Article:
Could party-drug testing help keep Islanders safe?

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MOMENTUM is gathering for Jersey to introduce voluntary testing of illegal drugs at music events as a ‘last line of protection’ against accidental overdoses and serious illness, it can be revealed.


The impetus for the move comes after Islander Ashleigh Green (29) died after taking MDMA last month while the police have issued several warnings about super-strength batches of ecstasy circulating in the Island.

A new not-for-profit organisation in Jersey, backed by drug experts and health professionals, is exploring the idea which is already being implemented across the UK and Europe.

Agencies such as The Loop offer testing of illicit drugs, such as ecstasy, at music festivals and Welsh organisation WEDINOS even offer a postal service for substances to be checked for purity and cutting agents. Results and health advice is fed back to the would-be user who have the ultimate choice to take the drug or not. Substances, once issued for testing, are never given back to the would-be user.

Now senior figures in Jersey, including the head of the Youth Service, a festival organiser and the chair of the Bailiff’s entertainment panel, which issues permits for public events to take place, said they would be willing to back moves that make Islanders safer.

And in the States this week Deputy Montfort Tadier asked the Home Affairs Minister if he had or would consider introducing drug-testing schemes in Jersey.

Constable Len Norman said he did not know much about drug-testing schemes but would be ‘happy to have a conversation’.

Now a spokesman for Weekend Welfare, which is currently in the process of registering as a non-profit organisation, says research shows that as a result of drug-testing ‘many people dispose of substances when they are found to contain different ingredients to what was expected’.

He added: ‘It is, in a sense, the last line of prevention for adverse drug events.’


Weekend Welfare was founded about a year ago with the aim to provide casual drug users with harm reduction and health advice as well as support to various Islanders about issues including alcohol, sexual health and emotional wellbeing.

The spokesman added that earlier this summer Weekend Welfare were based at a festival where several people had been taken ill after taking a super-strength Skype brand of MDMA. Staff were able to research the drug, using contacts in the UK, and offer health advice to users, their friends as well as paramedics and security staff.

He continued: ‘As a harm-reduction organisation we are supportive of multi-agency safety testing and similar drug checking initiatives as already used in several European countries. MAST [Multi Agency Safety Testing] has shown to be effective at engaging with a cohort of people who use drugs which are generally not in contact with specialist substance misuse services.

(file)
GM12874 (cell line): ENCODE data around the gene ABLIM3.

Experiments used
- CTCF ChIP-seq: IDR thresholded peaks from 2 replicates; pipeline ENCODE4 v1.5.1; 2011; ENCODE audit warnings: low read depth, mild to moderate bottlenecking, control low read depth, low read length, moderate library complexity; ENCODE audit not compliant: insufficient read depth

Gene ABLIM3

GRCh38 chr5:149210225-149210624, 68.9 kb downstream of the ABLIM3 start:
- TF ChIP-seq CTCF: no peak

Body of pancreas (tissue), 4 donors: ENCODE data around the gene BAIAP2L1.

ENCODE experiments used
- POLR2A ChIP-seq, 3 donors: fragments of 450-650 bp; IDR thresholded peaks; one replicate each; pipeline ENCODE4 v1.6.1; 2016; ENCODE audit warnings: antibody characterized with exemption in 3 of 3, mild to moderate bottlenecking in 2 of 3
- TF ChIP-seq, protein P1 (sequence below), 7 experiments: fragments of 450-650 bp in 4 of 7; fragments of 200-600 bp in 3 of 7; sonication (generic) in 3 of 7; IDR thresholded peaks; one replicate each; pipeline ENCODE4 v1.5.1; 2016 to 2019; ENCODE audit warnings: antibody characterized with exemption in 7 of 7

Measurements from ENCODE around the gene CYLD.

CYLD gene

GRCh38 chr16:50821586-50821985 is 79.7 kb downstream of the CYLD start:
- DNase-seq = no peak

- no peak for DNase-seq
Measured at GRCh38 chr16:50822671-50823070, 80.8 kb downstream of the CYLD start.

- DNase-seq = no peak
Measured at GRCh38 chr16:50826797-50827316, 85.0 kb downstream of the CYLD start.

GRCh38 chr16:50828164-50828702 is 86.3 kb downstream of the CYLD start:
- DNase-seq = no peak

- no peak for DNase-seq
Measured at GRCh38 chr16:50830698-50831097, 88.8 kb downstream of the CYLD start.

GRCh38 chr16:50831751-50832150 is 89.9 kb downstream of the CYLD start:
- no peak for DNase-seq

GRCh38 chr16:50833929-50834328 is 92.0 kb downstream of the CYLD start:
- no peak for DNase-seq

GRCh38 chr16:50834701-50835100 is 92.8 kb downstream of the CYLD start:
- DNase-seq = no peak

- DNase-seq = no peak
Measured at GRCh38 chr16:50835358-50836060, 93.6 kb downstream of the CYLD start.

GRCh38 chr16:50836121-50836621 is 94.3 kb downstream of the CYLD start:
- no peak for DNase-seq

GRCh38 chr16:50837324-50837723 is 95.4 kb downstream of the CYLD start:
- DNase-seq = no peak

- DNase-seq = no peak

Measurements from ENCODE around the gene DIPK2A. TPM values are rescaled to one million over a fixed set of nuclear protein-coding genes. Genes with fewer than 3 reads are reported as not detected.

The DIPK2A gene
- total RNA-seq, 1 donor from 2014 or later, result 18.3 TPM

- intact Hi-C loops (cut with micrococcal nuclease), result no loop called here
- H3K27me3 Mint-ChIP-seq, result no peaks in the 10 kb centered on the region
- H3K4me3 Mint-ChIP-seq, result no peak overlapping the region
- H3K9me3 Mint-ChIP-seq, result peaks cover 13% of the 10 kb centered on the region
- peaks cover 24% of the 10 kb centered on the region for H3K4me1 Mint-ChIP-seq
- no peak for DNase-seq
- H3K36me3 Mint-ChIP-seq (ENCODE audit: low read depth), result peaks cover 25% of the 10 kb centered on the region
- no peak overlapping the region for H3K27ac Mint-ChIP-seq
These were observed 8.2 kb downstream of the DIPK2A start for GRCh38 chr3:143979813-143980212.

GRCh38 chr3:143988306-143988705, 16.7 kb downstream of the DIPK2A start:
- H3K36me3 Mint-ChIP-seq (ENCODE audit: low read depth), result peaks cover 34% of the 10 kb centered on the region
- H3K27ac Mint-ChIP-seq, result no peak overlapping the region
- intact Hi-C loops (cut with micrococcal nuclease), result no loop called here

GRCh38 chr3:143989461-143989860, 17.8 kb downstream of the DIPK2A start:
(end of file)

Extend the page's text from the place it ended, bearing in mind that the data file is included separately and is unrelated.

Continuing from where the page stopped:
‘It also allows a space to cover specific, individually tailored drug education in an environment where people may imminently intend to use drugs. Research by The Loop has also shown many people dispose of substances, which without MAST would have arguably been taken, when they are found to contain different ingredients to what was expected.


‘On a local scale MAST is something we have begun exploring, however the process is both complex and sensitive therefore we cannot comment further at this stage. That said, our initial scoping survey back in March showed strong support for both community and event-based MAST services. The results of the survey also yielded useful insights from the people who would potentially use MAST on how such a service could run locally.’

Ben Newman, the co-organiser of Reasons festival, said in an ideal world, no-one would feel the need to take drugs.

‘Our stance has been and is, that anything that keeps people safe has to be a good thing. What we have to guard against is not encouraging people to do something that they should not be. But from my experience of going to the UK events and seeing this in place [drug testing] I can really see the good that they do.’

Steve Cartwright, chief officer at the Bailiff’s Chambers and chair of the Bailiff’s public entertainment panel, said it was not something the panel had been approached about but if it improved safety it could be considered.

Mark Capern, the Island’s principal youth officer, said the biggest concern for young people was alcohol, rather than party drugs, but said anything that could increase safety could be beneficial.

The States police and Alcohol and Drug Service were contacted for comment.

Jack Maguire

By Jack Maguire


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